Golf’s ironman Sungjae Im got his work in even during the pandemic


BC—Before COVID-19—Sungjae Im was on a roll. The 22-year-old Korean won the Honda Classic, was in contention at the Arnold Palmer Invitational before finishing third, and climbed to the top of the FedEx Cup standings [and is still there]. Then the Players Championship, where he opened with a respectable three-under 69, was canceled and the PGA Tour’s season paused.

The Tour packed up its tents. Players headed home.

Im grew up on South Korea’s Jeju Island and began playing at age 3, when he would tag along with his mom to an indoor range. He doesn’t have a home in the U.S. Instead, he lives out of a suitcase, a proposition made easier when playing 35 out of 52 weeks, which he did in 2019.

But what happens when the show doesn’t go on? Suddenly, the Tour’s busiest golfer had no tournaments to play and nowhere to go.

So Im waited out the three-month break, along with his mom, who handles most of his duties when he’s on the road, at Saddlebrook Resort near Tampa, Fla. While golf courses in South Florida were shuttered for a period because of the spread of coronavirus, they remained open in most of the state, including Tampa.

“Luckily, with the golf courses not closing where I stayed, I was able to practice about four to five hours every day during quarantine,” Im said on Tuesday from the Charles Schwab Challenge, where the Tour resumes its season after 91 days off. “I felt like my short game needed a lot of work during the break, so I focused a lot on short game, but specifically, I tried to practice all parts of my game, and I feel ready to return this week.”

Still, the time off in one location wasn’t without its challenges for Im, who was making his 15th start of the season when play was halted. After all, there’s only so much practicing he could do. The rest of the time he did what a lot of 20-somethings would: watch Netflix. One of Im’s favorites was the movie “Extraction,” an action flick starring Chris Hemsworth about a black-market mercenary hired to rescue the kidnapped son of an imprisoned crime lord with a body count that would make Quentin Tarantino drool.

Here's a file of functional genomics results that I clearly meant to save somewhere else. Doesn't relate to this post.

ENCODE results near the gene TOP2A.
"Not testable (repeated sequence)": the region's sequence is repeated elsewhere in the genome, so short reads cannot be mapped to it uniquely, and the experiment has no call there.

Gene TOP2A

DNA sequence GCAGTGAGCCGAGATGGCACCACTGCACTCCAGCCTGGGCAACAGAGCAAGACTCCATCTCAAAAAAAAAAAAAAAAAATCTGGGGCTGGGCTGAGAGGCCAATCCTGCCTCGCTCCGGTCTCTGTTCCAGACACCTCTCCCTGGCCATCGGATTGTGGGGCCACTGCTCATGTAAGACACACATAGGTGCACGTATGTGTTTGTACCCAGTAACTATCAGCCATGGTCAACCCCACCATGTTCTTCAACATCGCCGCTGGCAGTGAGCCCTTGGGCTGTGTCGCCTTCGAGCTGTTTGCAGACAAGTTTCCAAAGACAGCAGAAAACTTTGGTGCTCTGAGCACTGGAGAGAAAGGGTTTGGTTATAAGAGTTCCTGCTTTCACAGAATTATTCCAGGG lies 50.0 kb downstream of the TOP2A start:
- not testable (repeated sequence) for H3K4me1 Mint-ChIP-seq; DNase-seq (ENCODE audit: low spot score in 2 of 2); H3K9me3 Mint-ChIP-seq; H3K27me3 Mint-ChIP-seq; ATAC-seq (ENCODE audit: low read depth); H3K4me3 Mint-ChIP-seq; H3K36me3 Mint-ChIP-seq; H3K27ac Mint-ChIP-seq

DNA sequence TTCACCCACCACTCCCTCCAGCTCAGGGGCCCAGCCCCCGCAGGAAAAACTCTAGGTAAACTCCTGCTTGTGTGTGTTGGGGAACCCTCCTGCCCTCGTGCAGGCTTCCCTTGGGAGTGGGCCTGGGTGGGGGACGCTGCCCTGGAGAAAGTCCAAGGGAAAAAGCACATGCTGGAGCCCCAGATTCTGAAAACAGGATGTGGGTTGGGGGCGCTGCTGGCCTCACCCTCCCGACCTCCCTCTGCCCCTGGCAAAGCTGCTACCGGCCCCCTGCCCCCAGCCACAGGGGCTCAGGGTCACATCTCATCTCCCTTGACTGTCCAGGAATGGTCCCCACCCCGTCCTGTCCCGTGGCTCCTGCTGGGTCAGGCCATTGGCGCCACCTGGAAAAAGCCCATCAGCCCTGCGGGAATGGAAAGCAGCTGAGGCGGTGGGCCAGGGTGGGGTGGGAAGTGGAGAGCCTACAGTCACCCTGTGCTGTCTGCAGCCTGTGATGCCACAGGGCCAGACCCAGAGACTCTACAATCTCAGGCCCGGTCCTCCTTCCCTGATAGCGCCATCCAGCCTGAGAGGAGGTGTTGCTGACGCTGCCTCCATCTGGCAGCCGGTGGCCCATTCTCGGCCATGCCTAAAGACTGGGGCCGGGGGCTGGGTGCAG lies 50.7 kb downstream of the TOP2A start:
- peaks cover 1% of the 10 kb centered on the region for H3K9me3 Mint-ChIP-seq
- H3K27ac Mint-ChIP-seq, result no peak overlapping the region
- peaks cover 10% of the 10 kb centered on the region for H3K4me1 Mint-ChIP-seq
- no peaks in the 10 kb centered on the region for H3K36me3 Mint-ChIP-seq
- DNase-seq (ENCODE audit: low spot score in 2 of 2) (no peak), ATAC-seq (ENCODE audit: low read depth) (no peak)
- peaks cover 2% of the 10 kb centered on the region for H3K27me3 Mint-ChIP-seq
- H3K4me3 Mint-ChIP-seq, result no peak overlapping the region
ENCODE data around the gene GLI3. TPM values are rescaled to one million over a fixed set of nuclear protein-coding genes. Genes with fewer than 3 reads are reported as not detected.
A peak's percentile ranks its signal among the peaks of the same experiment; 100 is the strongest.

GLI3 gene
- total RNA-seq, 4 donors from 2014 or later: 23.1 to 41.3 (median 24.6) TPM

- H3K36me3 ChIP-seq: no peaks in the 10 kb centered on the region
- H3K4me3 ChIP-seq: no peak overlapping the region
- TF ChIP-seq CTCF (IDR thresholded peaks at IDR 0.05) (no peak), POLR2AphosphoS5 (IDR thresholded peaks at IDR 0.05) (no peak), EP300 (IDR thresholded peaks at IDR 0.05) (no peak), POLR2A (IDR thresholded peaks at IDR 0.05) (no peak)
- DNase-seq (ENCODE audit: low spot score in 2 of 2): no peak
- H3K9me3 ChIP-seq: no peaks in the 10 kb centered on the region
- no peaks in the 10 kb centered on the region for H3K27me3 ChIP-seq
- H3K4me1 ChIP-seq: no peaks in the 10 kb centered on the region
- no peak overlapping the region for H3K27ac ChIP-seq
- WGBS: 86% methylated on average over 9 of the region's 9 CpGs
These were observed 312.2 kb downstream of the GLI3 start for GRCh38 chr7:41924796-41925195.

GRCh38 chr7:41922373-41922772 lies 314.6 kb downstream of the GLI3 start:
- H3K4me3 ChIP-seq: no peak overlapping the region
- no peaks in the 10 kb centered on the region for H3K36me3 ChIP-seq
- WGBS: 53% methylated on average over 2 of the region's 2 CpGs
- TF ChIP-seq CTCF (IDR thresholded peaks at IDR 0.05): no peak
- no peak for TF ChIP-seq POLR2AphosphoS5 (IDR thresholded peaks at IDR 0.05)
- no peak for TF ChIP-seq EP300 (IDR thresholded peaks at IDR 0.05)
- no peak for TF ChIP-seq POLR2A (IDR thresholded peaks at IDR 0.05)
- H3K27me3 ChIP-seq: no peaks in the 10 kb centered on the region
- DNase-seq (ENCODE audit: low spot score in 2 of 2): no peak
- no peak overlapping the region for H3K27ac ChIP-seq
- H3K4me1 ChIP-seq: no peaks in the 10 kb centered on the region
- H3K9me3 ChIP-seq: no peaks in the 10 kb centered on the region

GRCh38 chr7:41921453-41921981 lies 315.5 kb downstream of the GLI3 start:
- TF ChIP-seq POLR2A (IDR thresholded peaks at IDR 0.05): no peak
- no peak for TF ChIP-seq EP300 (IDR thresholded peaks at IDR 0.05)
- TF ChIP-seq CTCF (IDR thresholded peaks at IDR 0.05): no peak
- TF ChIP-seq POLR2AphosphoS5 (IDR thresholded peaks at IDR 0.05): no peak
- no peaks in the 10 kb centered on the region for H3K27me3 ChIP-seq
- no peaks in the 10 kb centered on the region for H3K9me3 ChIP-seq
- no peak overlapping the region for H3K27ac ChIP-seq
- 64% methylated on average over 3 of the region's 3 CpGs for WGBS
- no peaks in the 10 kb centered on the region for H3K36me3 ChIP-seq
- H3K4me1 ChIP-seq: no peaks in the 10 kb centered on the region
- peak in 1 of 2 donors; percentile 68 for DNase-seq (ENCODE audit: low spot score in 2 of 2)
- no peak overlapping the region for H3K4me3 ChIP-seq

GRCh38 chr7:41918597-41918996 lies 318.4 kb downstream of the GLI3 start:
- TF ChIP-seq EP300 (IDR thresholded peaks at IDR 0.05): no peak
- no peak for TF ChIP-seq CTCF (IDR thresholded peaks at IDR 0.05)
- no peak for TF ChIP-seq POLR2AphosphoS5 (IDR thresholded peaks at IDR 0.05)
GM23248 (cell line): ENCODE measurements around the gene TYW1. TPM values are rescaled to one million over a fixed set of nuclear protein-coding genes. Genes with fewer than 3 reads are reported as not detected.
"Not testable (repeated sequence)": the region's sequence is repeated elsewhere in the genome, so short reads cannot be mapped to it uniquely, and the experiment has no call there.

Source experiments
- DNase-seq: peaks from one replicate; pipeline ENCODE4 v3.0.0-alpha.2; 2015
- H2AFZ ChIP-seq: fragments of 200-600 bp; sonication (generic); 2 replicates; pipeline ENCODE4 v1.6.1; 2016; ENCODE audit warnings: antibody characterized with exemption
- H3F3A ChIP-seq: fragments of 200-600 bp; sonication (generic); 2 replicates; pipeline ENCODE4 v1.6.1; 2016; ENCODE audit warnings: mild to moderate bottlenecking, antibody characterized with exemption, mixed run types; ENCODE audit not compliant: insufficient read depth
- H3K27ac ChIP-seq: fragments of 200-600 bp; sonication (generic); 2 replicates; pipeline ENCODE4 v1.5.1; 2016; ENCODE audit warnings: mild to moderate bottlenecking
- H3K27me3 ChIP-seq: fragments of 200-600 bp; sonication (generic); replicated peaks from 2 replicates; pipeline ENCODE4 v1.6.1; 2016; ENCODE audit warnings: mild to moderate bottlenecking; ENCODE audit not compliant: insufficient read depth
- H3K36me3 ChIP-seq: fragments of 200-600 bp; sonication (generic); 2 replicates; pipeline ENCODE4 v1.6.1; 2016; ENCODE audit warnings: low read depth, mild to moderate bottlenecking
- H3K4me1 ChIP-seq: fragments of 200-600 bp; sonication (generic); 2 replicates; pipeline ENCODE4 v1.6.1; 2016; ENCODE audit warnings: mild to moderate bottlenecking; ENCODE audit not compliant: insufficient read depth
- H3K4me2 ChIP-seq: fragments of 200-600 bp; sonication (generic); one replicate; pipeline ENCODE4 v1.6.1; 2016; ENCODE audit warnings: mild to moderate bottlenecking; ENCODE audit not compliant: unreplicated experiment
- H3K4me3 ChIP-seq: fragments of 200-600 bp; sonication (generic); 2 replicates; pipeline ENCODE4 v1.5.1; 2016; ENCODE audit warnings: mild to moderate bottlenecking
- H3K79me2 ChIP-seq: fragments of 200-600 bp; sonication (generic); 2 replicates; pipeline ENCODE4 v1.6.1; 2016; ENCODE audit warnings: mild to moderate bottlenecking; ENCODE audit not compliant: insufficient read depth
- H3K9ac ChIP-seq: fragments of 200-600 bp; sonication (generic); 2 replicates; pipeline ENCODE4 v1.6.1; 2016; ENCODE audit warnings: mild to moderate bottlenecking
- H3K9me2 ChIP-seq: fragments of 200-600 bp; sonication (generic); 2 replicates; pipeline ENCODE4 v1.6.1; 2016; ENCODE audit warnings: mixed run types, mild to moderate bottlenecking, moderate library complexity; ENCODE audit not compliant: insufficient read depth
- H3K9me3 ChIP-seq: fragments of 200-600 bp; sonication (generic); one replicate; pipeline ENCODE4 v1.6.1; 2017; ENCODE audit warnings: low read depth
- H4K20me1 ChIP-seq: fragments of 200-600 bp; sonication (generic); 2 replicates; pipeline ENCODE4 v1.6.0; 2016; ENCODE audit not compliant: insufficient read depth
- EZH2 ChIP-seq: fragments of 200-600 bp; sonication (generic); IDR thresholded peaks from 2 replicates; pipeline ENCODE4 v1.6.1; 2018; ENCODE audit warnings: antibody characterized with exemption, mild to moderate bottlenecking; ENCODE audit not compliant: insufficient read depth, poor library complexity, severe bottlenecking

“I would rest, sleep, just stay in my hotel,” Im said. “There wasn’t much to do. It was nice having my mom there, and I had a homemade meal every day, so that definitely helped the time go by.”

While practicing at TPC Tampa Bay, he bumped into South Korean baseball star Hyun-jin Ryu, a 2019 All-Star pitcher for the Toronto Blue Jays and notable for his work with the South Korean Olympic baseball team.

“It was actually pure coincidence that we ran into each other,” Im said. “I was practicing at TPC Tampa Bay and he happened to be there, as well, and we kind of passed each other on the front nine, and he actually came up to me and asked for a photo and recognized who I was. I thought it was really cool that such an accomplished athlete and a megastar in South Korea and here, as well, recognized me and wanted to take a picture with me.”

Now it’s time to get back to work.

Said Im: “My plan is to play as much as possible, like I usually do.”

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